U.S. MARKET AVERAGES
Mixed economic data, weak energy sector on falling oil and drop in General Motors exerted strong pressure on stocks which started trading in a lackluster fashion, keeping the trend throughout the whole morning session. They have recently come off their intraday lows and keep steady with the Nasdaq down about 0.4%, while the Dow is posting only a slight loss.
In a heavily loaded day with economic news, investors had a lot of data to digest. Economic news was mixed. The University of Michigan's mid-month report on consumer sentiment for November increased from October's levels, according to news accounts. But the Commerce Department said September's trade deficit soared 11.4% to $66.1 billion, pushed higher by increased oil imports following the Gulf Coast hurricanes and a record deficit with China. Investors were trying to decide whether the surging trade deficit was an anomaly caused by higher oil imports after the devastating hurricanes or a sign of increasing trade imbalance.
Wall Street is also considering a continuing stream of unemployment filings from the hurricanes. The number of Americans who lost their jobs in the hurricanes'' aftermath rose by 2,000 to 542,000 last week.
Another drop in crude oil , recently traded at $58.10 a barrel, sent oil companies like Exxon Mobil Corp., BP PLC, ConocoPhillips sharply lower.
Energy stocks are posting losses of more than 3.3% in the oil, oil service and natural gas sectors. The utility space is also weak, as the Dow Jones Utilities Index has fallen steadily through the morning and is now showing a loss of 1.8%. The gold sector reversed a course to the downside and is now lower by 1.6%.
After a considerable climb the airline sector has been holding steady lately, with a gain of about 2.3%. HMO, insurance and bank stocks are posting modest gains.
) is the worst performing Dow component for a third straight session. The stock is down by more than 6%, extending its multi-year low on news that it will restate its 2001 financial results. Shares of Exxon Mobil (XOM)) are falling nearly 2.3%, hurt by weaker energy sector.
) announced a 25% increase in its dividend and a $25 billion stock repurchase plan, and now is the best performing blue chip, climbing by 1.1%. Citigroup
) and Wal-Mart
) are each showing gains of just under 1%.
) is extending an uptrend that began in early October, moving to a new 52-week high. Hospira
) is breaking to a fresh peak on quarterly results. Netflix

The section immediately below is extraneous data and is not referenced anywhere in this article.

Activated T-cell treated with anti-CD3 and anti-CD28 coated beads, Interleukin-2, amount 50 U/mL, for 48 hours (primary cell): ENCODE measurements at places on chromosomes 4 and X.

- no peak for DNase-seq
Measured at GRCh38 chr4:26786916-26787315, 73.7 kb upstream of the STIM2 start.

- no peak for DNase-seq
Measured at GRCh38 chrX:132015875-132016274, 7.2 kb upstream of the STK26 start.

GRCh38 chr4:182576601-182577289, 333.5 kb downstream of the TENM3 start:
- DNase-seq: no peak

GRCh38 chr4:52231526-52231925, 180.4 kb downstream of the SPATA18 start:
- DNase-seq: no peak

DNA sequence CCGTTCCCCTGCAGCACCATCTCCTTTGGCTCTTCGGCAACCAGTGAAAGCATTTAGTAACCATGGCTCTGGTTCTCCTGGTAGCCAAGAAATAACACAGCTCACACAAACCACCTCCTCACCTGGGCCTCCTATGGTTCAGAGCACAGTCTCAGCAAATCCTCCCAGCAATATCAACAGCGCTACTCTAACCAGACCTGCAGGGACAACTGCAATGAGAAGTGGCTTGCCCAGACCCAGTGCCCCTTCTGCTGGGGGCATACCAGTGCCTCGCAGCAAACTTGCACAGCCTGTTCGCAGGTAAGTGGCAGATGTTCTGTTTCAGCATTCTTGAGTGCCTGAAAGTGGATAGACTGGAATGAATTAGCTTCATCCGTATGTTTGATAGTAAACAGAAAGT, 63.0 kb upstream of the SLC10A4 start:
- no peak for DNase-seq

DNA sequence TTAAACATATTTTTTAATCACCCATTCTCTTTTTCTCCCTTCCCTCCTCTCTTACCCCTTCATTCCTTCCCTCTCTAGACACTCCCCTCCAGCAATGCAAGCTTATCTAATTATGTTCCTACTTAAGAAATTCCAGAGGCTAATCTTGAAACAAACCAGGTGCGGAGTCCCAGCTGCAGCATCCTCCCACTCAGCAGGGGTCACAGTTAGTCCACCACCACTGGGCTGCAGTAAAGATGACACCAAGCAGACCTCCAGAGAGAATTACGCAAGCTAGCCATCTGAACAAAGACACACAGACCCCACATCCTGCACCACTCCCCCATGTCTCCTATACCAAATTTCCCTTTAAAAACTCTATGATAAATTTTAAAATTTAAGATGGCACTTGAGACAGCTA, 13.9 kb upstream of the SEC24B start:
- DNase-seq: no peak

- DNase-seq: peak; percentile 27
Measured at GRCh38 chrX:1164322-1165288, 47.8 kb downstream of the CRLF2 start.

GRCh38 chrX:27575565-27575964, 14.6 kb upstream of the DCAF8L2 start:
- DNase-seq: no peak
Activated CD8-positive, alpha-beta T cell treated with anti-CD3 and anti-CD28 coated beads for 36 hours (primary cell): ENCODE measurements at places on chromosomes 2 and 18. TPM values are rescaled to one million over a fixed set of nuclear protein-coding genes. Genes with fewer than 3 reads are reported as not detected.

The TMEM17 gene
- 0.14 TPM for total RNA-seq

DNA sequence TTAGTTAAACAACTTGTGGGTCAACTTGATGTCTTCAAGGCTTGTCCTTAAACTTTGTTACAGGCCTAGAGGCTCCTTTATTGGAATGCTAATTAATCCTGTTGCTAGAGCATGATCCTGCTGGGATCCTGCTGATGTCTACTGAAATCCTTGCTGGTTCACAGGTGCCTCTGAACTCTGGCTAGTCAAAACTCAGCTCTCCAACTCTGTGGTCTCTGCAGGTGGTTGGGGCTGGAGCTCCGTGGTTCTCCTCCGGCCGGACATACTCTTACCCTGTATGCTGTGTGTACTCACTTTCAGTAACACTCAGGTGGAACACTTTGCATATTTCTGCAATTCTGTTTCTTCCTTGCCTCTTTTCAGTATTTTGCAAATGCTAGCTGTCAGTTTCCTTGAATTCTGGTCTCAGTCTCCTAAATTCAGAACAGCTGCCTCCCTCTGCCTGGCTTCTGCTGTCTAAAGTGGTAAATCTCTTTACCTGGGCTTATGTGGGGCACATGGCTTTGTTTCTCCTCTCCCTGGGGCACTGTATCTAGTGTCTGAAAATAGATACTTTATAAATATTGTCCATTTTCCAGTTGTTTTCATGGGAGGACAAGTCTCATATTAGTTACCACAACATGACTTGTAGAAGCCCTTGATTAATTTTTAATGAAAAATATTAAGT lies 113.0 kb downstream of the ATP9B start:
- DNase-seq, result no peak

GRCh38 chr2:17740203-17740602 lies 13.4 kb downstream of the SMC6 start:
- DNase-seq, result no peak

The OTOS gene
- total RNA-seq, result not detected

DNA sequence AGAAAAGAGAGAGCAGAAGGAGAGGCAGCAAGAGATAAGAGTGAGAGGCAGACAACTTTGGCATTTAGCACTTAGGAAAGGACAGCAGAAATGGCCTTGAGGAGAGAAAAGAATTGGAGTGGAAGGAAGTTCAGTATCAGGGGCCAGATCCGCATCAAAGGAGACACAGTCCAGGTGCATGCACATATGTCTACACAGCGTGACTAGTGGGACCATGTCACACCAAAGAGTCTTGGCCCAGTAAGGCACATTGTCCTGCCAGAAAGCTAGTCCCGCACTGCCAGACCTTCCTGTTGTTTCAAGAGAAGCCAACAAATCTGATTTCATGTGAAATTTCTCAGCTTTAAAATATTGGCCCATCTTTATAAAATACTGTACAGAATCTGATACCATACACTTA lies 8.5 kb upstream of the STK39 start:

) has climbed on merger speculations.
) has dropped to a new 52-week low after reporting a third-quarter loss. GM
) has extended its low on a planned restatement, news that has also dragged competitor Ford
) to a fresh nadir. Auto parts maker Lear
) has set a new low as well.
In morning trading, the Dow Jones industrial average fell 9.82, or 0.09%. The Standard & Poor''s 500 index fell 3.15, or 0.26%, and the Nasdaq composite index fell 7.46, or 0.34%.
Bonds rose, with the yield on the 10-year Treasury note falling to 4.61% from 4.65% late Wednesday.
MOVERS AND SHAKERS
The auto maker General Motors
) announced it will review its earnings for 2001 due to an accounting error led it to overstate its 2001 profit by up to $400 million. Yesterday the company’s stock was under pressure after Deutsche Bank warned that the company would be negatively impacted if auto parts maker Delphi suffers a strike. General Motors’ stock dropped 3.8%.
) said yesterday its first-quarter earnings decreased as the company spent stock options for the first time, but profit excluding those costs rose 8%. The company’s stock lost 2.8%.
The U.S. trade deficit
widened to a record high in September, according to a report from the Department of Commerce, with higher oil prices contributing to an increase in the value of imports.
The report showed that the trade deficit widened to a record high of $66.1 billion in September from a revised $59.3 billion in August. Economists had been expecting a more modest increase to $62.0 billion in September from the $59.0 billion originally reported for August.
The increase in the trade deficit came as the value of imports rose while the value of exports fell, with the rise in the value of imports partly due to higher oil prices.